This website is intended for healthcare professionals only
User log in

Trial log in
July 2022

Nurse practitioners face multiple jeopardy for a single incident

A review of nurse practitioner cases notified to leading medical defence organisation, the Medical Defence Union (MDU), has found nurses now face a similar range of medico-legal investigations into incidents as doctors.

Between 2017 and 2021, the MDU helped 400 nurse members with medicolegal processes including complaints, claims, disciplinary procedures and NMC investigations. The MDU found it is common for a number of different investigations to be launched into a single incident, known as multiple jeopardy.

The number of cases notified remained steady overall compared with a previous five-year period. This is despite claims arising from primary care incidents after 1 April 2019 not being included in the figures as they are now dealt with by NHS Resolution. 

MDU medico-legal adviser Dr Ellie Mein said: ‘As NHS services seek to recover from pandemic disruption, nurse practitioners are increasingly taking on expanded roles and are critical to the recovery.  

‘Multiple jeopardy is common among the types of cases we see. Investigations into a single clinical incident involving nurse members can include patient complaints, disciplinary inquiries, NMC investigations, inquests/fatal accident enquiries, claims for negligence and even criminal investigations.

‘It is important to realise that state back indemnity schemes only cover clinical negligence claims.’

Reasons given for complaints (in descending order)

1. Wrong or delayed diagnosis. Cancer was the most common missed condition, closely followed by a serious infection, then fractures.

2. Communication failure or 'poor attitude'. This issue could be seen in isolation or as part of a wider complaint. It was cited as an issue in several NMC investigations.

3. Delayed referrals or investigations.

4. Prescribing errors - many of these being vaccine-related.

5. Complications following procedures such as suture removal, phlebotomy, cervical smears and injections.

6. Contraceptive advice or treatment complications.

7. Inadequate wound care, especially in patients with diabetes or patients who were bed-bound.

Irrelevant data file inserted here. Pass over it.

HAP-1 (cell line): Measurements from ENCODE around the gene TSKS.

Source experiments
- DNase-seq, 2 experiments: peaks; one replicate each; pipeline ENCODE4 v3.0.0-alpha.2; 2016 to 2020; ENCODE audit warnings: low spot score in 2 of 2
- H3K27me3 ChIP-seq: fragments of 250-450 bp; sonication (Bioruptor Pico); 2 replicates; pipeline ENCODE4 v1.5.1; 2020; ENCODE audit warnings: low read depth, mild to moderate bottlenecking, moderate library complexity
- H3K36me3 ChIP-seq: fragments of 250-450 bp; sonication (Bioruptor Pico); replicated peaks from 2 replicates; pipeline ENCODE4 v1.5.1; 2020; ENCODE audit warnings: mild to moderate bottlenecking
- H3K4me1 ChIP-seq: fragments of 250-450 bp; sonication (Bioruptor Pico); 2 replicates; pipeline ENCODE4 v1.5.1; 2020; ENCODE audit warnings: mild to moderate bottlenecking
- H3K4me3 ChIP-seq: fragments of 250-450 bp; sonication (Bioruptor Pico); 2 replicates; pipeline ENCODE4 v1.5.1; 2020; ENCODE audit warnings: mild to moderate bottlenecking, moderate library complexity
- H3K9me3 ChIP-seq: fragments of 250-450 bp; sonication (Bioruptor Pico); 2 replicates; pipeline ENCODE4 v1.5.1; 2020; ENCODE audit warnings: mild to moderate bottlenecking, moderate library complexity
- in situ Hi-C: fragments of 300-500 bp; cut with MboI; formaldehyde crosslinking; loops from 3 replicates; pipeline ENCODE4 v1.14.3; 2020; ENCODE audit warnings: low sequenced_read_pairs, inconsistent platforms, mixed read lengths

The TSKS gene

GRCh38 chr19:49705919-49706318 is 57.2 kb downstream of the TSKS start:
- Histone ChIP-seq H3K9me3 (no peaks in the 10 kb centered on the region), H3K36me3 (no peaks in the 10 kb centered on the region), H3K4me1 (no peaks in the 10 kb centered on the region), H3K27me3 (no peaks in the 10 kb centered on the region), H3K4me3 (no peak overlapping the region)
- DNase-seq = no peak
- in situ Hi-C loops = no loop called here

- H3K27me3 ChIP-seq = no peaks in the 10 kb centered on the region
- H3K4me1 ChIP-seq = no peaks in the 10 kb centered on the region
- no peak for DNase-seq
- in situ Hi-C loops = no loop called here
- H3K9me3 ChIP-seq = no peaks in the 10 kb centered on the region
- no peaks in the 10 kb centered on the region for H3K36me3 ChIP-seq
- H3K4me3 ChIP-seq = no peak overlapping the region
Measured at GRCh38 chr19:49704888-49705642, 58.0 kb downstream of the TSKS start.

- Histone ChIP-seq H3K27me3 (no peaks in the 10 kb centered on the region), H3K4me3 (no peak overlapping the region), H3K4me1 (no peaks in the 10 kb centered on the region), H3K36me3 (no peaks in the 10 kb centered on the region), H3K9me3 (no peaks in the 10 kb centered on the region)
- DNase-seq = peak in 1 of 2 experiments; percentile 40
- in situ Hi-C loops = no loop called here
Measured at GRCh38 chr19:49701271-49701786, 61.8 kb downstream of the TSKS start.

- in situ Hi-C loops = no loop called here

The MDU has also published advice on its website to help nurses avoid a complaint.

Refer patients to a medical colleague if the diagnosis is unclear

With the prevalence of complaints against nurse practitioners alleging wrong or delayed diagnosis, careful history-taking and examination is essential in reaching an accurate diagnosis.

Communicate clearly with patients

Numerous complaints were directly about poor communication, or a perceived uncaring attitude of the nurse practitioner. Many more cases included alleged communication failings. Always take care to explain what you are doing and why, and check the patient has understood.

Take particular care when providing safety netting advice such as under what circumstances and timeframe the patient should seek further medical care. (See Safety netting: why we must all do it)

Keep up to date and ensure you work within your level of competence

Clinical errors including prescribing errors are easily made and relatively common. Ensure you are aware of and follow local and national guidelines as well as practice policies and procedures.

If unsure, seek advice from your colleagues or refer for further investigation or treatment.

Respect patient confidentiality

Confidentiality is easily breached inadvertently. Don't discuss patients where you might be overheard, or leave written records where they might be seen. Do not assume that a competent child or adult would be happy to share information with a close family member or spouse. Avoid leaving messages on answer machines or voicemail unless you have specific consent from the patient to do so.

Don't share information about patients on social media, even if the details seem to be unidentifiable. Take special care if communicating by email with patients, ensuring you follow practice policy.

Get informed consent

Always ensure you explain fully what you intend to do before examining a patient, prescribing, performing a procedure, or referring. Tell patients about the risks, benefits and alternative options open to them, including the option of doing nothing, so that the patient can make an informed choice.

Offer a chaperone for intimate examinations regardless of whether the patient and nurse are the same or different genders. This is in line with local and national guidance; record full details of your discussions in the notes.

Keep detailed records

Accurate and detailed records are essential for good clinical care, but they are also vital when responding to a complaint or claim. Make sure you keep a record of all your discussions with patients including those over the phone.

Include negative as well as positive findings such as an absence of fever or neck stiffness. You have an ethical and legal responsibility to ensure the records are detailed and accurate.

Check your indemnity

It's important to take individual responsibility for your own indemnity and ensure you keep your indemnity provider up to date with the type of work you are doing. This is in line with the NMC requirement to have 'an appropriate indemnity arrangement in place relevant to your scope of practice'. Doing so will give nurses in more advanced roles the peace of mind to know they can ask for assistance if they find themselves facing a complaint or claim.

Medical Defence Union. Minimising complaints risk for nurse practitioners.

Practice Nurse 2022;52(6): online only